The future news looks more interesting than the stuff hanging around the news-wires today (Monday 22 May).
We in the NTI newsroom hate to spoil the surprise, but there will be some good data issued later this week about the UK inflation rate. Economists (who have an accuracy forecasting rate equivalent to that of Billy and Tracee's grandma's weather-predicting seaweed hanging over her shed door) are expecting a large drop in the headline rate of inflation in this week’s data because the 54 per cent rise in the energy price cap for gas and electricity tariffs, imposed in April 2022, will drop out of the annual inflation calculation. That's just 'maths'; even they can't be that terribly wrong about that.
The clever money is on a reduction in the inflation rate of almost two percentage points (down from 10.1 to 8.4) when it is announced on Wednesday of this week, and although economists expect measures of underlying price pressures to show little improvement, let's be frank, no-one really listens to them much any more.
The fact remains that the UK’s core inflation rate, excluding food, alcohol, tobacco and energy prices, will probably climb from a 6.2 per cent rate in March to 6.5 per cent in April. With the Bank of England tussling with their target of two per cent (in the same way that Neil tussles with his target of growing a plait by the end of July ...) there may still be some upward pressure on interest rates next month which will be yet more gloomy news for those with mortgages where their erstwhile fixed rates are now appearing in the rear view mirror.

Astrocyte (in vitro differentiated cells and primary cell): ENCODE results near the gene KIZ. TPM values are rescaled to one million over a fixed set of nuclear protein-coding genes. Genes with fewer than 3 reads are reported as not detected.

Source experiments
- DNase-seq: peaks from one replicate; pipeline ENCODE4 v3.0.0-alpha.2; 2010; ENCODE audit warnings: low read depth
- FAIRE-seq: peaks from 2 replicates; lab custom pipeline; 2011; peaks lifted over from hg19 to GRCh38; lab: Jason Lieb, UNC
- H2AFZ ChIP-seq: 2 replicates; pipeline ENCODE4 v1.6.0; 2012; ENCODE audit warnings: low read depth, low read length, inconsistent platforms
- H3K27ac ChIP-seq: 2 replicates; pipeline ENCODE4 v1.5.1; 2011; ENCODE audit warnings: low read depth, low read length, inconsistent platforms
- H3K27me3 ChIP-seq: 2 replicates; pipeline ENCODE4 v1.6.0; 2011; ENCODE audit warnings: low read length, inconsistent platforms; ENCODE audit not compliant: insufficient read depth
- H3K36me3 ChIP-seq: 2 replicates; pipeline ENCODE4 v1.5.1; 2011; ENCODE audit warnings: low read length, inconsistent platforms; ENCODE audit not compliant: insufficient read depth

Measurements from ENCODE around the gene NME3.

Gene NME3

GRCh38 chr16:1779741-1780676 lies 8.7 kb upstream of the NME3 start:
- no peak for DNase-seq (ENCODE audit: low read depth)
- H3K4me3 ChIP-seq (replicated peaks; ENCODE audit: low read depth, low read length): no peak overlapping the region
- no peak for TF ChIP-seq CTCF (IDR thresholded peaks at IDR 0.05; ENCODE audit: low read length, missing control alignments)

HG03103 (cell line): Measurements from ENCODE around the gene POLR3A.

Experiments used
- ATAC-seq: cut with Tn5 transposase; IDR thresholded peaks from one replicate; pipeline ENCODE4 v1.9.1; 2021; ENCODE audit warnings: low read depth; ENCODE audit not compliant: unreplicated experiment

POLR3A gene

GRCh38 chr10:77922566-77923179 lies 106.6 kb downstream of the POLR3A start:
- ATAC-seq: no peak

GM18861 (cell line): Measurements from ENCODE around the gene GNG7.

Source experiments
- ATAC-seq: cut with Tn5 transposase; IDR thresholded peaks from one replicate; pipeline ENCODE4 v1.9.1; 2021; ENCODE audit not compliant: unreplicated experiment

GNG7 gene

All may not be lost, however, as the price of milk is a portent of things to come in supermarkets. It is heading down, and may lead other prices with it - so for those keen to take their Nesquik in 'banana', or to lavish their granola with the white stuff, they will be paying less for the bottle in their basket.
We asked 'the poor' about their food budgets. They were a bit miserable about it. Households in the 'poorer' category allocate roughly 15 per cent of their budgets to food compared with 10 per cent for the richest households, and it is a fact that inflation was more heavily skewed to the poor than at any time since equivalent records began in 2006.
One thing certain to go up this week is the points on the Home Secretary's driving licence. Oddly, her popularity ratings are set to fall by a number faster than inflation as she may have to spend a little more on 'image counselling'.